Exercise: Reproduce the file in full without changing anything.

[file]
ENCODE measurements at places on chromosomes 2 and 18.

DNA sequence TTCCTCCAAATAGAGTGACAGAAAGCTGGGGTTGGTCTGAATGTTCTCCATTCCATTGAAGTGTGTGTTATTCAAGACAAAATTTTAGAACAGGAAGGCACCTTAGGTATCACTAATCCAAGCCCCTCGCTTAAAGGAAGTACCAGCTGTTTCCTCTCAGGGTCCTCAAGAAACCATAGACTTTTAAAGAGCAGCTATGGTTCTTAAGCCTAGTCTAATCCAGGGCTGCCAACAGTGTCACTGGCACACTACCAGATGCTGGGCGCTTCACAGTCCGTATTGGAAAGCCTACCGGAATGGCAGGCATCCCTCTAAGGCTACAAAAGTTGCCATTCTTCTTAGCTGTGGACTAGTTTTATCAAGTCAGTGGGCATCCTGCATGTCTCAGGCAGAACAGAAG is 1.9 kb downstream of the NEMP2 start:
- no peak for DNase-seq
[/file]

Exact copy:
ENCODE measurements at places on chromosomes 2 and 18.

DNA sequence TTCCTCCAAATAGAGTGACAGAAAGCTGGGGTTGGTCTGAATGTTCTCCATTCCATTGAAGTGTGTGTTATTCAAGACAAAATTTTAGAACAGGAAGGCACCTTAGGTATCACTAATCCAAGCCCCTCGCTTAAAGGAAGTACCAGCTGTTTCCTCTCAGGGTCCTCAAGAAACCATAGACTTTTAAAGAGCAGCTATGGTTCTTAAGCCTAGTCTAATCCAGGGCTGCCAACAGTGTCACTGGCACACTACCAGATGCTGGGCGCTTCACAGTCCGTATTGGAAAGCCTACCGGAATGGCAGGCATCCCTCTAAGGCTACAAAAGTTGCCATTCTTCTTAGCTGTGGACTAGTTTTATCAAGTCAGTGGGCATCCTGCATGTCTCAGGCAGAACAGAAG is 1.9 kb downstream of the NEMP2 start:
- no peak for DNase-seq